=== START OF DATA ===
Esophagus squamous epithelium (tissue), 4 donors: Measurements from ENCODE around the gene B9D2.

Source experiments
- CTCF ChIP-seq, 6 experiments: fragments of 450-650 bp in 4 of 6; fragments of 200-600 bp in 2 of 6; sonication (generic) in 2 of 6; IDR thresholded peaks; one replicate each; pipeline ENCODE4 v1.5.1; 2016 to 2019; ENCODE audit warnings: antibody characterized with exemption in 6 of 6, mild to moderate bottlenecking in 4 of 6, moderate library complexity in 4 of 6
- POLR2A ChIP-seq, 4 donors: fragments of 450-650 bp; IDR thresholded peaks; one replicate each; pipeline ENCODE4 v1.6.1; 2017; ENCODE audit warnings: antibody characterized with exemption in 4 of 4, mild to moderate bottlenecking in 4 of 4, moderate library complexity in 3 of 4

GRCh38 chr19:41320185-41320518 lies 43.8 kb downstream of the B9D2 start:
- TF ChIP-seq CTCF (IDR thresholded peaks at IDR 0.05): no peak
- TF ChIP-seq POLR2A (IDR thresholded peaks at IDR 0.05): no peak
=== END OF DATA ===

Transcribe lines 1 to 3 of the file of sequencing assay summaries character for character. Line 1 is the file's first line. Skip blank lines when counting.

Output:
Esophagus squamous epithelium (tissue), 4 donors: Measurements from ENCODE around the gene B9D2.

Source experiments
- CTCF ChIP-seq, 6 experiments: fragments of 450-650 bp in 4 of 6; fragments of 200-600 bp in 2 of 6; sonication (generic) in 2 of 6; IDR thresholded peaks; one replicate each; pipeline ENCODE4 v1.5.1; 2016 to 2019; ENCODE audit warnings: antibody characterized with exemption in 6 of 6, mild to moderate bottlenecking in 4 of 6, moderate library complexity in 4 of 6